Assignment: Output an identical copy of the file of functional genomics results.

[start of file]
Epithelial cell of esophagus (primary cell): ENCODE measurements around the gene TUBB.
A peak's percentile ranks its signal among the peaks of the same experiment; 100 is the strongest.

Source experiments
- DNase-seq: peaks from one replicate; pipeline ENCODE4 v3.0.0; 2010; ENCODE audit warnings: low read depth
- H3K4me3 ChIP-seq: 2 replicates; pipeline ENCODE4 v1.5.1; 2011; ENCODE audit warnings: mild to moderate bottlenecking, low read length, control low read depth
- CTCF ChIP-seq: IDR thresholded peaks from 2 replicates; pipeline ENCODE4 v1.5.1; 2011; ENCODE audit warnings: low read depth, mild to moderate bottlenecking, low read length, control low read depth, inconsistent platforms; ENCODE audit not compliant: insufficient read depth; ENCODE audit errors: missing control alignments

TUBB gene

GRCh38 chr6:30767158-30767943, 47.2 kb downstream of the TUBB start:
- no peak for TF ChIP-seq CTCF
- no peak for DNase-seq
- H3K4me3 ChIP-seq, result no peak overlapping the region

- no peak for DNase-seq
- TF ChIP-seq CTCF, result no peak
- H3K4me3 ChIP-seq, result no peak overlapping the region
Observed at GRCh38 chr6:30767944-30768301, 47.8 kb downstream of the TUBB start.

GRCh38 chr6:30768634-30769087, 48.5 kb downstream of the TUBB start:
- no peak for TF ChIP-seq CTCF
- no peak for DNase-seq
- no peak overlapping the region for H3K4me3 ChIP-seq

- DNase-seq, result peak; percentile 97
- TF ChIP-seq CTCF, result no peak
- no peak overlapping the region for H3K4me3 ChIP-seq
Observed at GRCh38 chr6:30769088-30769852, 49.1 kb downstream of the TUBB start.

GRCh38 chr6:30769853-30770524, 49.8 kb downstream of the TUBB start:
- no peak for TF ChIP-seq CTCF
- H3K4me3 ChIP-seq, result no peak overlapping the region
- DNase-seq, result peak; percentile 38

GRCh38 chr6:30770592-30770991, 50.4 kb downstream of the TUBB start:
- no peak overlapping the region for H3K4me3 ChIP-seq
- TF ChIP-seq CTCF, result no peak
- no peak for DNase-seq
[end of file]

Epithelial cell of esophagus (primary cell): ENCODE measurements around the gene TUBB.
A peak's percentile ranks its signal among the peaks of the same experiment; 100 is the strongest.

Source experiments
- DNase-seq: peaks from one replicate; pipeline ENCODE4 v3.0.0; 2010; ENCODE audit warnings: low read depth
- H3K4me3 ChIP-seq: 2 replicates; pipeline ENCODE4 v1.5.1; 2011; ENCODE audit warnings: mild to moderate bottlenecking, low read length, control low read depth
- CTCF ChIP-seq: IDR thresholded peaks from 2 replicates; pipeline ENCODE4 v1.5.1; 2011; ENCODE audit warnings: low read depth, mild to moderate bottlenecking, low read length, control low read depth, inconsistent platforms; ENCODE audit not compliant: insufficient read depth; ENCODE audit errors: missing control alignments

TUBB gene

GRCh38 chr6:30767158-30767943, 47.2 kb downstream of the TUBB start:
- no peak for TF ChIP-seq CTCF
- no peak for DNase-seq
- H3K4me3 ChIP-seq, result no peak overlapping the region

- no peak for DNase-seq
- TF ChIP-seq CTCF, result no peak
- H3K4me3 ChIP-seq, result no peak overlapping the region
Observed at GRCh38 chr6:30767944-30768301, 47.8 kb downstream of the TUBB start.

GRCh38 chr6:30768634-30769087, 48.5 kb downstream of the TUBB start:
- no peak for TF ChIP-seq CTCF
- no peak for DNase-seq
- no peak overlapping the region for H3K4me3 ChIP-seq

- DNase-seq, result peak; percentile 97
- TF ChIP-seq CTCF, result no peak
- no peak overlapping the region for H3K4me3 ChIP-seq
Observed at GRCh38 chr6:30769088-30769852, 49.1 kb downstream of the TUBB start.

GRCh38 chr6:30769853-30770524, 49.8 kb downstream of the TUBB start:
- no peak for TF ChIP-seq CTCF
- H3K4me3 ChIP-seq, result no peak overlapping the region
- DNase-seq, result peak; percentile 38

GRCh38 chr6:30770592-30770991, 50.4 kb downstream of the TUBB start:
- no peak overlapping the region for H3K4me3 ChIP-seq
- TF ChIP-seq CTCF, result no peak
- no peak for DNase-seq